Perhaps you don’t know what a bug-out location is and why you might need one. A bug-out location is a survivalist retreat that is intended to be self-sufficient and easily defended. Bug-out locations (BOL) are generally located in sparsely populated rural areas. Does this sound extreme to you? A bug-out location? It may not be as extreme as you imagined.
If you have the means to buy land and are searching for a bug-out location, use this guide to find the best spot available.
Yes, yes, I know what you’re thinking. (Well yeah, that’s why I’m reading this!) But this is location in the broader sense. First you need to identify the state/province/country where you wish to establish your bug-out location
If you look at a map of your country, we’ll look at the United States, you can see that populations tend to congregate close to metropolitan areas, especially along the East and West Coasts.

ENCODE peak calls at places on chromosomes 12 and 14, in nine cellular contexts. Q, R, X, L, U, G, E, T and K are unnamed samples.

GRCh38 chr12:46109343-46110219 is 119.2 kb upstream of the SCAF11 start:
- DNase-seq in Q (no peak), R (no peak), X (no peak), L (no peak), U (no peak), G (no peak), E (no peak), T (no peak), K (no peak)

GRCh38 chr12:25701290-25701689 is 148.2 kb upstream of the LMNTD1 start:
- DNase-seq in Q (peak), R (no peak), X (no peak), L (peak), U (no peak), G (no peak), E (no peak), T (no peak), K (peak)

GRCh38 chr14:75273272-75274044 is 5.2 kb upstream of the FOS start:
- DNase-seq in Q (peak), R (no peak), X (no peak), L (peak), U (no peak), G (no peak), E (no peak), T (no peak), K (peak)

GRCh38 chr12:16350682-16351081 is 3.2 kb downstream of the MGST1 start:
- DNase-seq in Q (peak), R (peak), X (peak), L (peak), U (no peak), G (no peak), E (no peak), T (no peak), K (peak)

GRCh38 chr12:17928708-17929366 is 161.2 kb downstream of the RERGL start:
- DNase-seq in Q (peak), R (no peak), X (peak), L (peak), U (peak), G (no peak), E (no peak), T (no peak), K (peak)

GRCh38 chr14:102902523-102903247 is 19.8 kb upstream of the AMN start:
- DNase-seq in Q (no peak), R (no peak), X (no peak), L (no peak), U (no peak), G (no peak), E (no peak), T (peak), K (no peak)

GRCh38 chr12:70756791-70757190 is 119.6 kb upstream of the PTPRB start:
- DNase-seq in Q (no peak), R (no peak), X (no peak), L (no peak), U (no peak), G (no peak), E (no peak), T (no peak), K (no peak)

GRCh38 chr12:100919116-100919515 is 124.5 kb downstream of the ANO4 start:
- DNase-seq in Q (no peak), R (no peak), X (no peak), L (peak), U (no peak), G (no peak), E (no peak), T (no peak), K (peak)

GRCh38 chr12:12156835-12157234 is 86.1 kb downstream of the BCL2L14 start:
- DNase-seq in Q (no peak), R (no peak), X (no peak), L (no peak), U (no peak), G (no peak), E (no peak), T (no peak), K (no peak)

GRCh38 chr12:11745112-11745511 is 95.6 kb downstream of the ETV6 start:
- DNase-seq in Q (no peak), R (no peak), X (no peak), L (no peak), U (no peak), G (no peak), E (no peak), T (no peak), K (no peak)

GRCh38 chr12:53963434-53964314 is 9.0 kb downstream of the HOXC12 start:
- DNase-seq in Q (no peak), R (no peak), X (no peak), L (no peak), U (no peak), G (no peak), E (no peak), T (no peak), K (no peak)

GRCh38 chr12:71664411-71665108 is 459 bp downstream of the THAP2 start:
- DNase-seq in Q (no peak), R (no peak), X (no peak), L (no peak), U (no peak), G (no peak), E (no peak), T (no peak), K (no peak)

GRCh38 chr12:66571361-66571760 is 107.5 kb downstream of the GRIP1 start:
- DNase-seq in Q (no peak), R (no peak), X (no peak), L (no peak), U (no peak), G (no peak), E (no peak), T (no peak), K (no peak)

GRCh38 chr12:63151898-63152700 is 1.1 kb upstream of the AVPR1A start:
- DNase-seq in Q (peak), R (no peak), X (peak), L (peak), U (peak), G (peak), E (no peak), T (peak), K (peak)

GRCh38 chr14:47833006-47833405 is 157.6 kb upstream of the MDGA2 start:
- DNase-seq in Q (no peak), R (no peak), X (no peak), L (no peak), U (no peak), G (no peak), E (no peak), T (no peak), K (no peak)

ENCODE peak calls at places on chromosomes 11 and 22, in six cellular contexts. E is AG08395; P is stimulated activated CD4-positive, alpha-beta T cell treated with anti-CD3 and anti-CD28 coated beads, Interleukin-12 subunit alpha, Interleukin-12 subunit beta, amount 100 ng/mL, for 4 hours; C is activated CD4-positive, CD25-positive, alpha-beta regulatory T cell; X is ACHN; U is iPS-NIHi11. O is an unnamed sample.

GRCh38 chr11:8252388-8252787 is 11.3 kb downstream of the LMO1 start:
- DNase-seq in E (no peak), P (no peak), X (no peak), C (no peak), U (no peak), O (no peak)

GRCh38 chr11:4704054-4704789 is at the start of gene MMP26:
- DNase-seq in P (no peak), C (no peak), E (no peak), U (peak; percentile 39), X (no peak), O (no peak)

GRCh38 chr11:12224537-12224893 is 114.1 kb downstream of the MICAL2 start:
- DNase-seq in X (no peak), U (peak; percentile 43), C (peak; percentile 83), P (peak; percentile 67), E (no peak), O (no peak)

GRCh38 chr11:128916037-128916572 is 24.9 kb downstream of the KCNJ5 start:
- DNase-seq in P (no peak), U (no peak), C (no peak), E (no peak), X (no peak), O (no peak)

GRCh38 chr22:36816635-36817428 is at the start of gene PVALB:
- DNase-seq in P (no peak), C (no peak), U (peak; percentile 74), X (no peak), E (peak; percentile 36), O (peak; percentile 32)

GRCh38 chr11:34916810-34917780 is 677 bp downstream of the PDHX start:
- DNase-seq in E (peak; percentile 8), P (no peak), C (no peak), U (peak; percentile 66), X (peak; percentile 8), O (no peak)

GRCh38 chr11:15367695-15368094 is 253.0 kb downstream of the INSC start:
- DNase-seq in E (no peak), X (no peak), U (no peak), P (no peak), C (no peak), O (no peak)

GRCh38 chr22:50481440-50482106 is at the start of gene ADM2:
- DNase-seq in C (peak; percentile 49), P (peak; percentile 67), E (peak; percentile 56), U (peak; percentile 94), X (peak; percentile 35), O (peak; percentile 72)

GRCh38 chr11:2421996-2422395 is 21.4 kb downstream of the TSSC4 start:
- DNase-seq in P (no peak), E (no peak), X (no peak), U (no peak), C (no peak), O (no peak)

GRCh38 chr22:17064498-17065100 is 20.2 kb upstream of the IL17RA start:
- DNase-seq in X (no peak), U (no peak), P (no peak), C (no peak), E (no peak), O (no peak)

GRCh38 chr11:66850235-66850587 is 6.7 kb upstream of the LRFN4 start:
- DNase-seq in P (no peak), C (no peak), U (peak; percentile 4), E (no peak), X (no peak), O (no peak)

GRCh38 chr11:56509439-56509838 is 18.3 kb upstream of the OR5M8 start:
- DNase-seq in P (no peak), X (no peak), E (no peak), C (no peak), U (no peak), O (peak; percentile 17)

Looking at this map from the United States Census Bureau (2010) we can see that the eastern half of the country is more densely populated than the western half. Now, this is not my way of telling you to move, but notice the distribution. You don’t need to be west of the Mississippi to find a suitable bug-out location. Take a look at a distribution map of your state. There are rural pockets in every…well, most every state.
Your best bet will be to live in the state where you will have your bug-out location (BOL). This way you will be familiar with the area and you will be able to get to your BOL quickly.
Let’s begin with Accessibility. Very important, accessibility. All of your plans will be to naught if you can’t access your bug-out location when things go bad. It may be the most amazing location, but if there are no access roads or trails, it’s amazingness will not matter.